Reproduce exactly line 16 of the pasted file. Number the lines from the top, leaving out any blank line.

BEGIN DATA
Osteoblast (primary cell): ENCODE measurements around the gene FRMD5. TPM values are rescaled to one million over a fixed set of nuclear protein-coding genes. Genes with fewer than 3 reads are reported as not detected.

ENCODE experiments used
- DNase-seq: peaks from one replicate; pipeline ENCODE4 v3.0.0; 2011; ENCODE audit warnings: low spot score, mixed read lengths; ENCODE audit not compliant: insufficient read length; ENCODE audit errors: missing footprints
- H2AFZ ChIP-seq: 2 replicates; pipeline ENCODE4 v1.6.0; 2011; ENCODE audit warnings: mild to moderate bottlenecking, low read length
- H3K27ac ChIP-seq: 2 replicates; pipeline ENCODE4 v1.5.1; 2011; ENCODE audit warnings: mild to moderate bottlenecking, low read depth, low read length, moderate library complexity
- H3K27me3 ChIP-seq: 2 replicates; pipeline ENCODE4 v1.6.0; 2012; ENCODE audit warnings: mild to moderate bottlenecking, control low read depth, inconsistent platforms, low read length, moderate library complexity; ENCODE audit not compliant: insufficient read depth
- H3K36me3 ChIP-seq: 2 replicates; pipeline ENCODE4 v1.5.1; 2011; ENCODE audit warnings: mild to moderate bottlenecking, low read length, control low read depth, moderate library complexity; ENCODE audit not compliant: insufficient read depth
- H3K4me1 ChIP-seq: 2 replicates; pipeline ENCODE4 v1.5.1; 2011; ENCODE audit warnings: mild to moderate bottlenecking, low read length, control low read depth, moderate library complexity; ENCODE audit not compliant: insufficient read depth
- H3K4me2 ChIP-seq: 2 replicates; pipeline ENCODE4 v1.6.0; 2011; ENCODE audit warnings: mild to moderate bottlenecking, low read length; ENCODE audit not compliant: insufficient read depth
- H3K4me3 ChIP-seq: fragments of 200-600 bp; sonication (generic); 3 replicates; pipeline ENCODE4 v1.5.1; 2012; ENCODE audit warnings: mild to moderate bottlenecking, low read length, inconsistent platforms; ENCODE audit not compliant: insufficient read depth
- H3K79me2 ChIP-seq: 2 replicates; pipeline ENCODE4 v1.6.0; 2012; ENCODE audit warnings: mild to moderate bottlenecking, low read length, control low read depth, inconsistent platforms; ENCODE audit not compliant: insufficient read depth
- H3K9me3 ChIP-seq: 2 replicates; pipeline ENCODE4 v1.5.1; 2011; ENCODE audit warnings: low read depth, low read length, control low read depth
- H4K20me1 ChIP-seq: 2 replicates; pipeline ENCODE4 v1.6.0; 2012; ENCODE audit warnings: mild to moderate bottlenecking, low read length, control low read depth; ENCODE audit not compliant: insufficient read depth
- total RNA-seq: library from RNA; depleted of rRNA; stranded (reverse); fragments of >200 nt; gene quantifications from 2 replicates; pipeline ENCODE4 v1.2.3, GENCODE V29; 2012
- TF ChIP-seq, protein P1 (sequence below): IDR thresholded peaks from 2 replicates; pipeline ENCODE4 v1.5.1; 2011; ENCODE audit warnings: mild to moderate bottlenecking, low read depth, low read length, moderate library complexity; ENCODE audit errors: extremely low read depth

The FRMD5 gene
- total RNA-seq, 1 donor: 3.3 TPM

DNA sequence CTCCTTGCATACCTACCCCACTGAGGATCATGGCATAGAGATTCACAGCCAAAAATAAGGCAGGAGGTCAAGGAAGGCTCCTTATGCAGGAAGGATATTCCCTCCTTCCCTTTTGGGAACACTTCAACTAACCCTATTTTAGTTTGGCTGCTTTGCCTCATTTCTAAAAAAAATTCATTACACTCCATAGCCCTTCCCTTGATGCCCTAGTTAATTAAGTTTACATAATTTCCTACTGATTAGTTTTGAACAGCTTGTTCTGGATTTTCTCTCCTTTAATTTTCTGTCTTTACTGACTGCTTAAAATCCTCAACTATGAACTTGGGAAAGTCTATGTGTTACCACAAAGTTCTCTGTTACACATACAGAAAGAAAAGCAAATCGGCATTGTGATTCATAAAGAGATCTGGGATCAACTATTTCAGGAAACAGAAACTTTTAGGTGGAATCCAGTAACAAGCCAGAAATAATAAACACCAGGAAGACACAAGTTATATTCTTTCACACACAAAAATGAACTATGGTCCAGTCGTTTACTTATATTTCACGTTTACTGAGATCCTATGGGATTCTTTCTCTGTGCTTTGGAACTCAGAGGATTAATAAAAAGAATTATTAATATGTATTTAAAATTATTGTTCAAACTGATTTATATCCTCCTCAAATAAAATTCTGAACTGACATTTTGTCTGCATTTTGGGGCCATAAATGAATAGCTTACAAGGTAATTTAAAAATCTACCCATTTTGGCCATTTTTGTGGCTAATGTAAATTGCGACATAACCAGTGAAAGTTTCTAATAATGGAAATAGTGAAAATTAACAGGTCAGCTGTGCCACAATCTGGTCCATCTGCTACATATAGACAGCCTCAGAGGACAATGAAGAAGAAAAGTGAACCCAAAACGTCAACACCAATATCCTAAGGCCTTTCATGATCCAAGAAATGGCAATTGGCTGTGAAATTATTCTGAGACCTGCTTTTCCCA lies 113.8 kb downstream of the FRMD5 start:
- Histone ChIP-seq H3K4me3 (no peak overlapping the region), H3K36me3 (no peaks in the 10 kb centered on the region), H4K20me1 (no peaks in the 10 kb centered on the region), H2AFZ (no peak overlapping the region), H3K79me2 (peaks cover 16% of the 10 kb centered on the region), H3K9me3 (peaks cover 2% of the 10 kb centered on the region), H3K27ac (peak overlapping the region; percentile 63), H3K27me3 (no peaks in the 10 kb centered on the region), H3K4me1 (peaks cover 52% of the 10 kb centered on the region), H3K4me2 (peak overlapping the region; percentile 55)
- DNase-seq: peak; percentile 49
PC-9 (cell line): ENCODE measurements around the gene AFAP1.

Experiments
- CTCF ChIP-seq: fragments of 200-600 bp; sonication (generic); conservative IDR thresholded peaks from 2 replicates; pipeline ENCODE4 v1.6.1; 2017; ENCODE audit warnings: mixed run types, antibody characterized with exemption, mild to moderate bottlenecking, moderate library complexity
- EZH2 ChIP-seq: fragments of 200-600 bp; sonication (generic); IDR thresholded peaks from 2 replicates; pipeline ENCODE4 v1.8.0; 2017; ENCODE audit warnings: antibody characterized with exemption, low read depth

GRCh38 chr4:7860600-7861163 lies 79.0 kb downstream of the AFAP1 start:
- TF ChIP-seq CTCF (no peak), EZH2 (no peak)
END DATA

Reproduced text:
The FRMD5 gene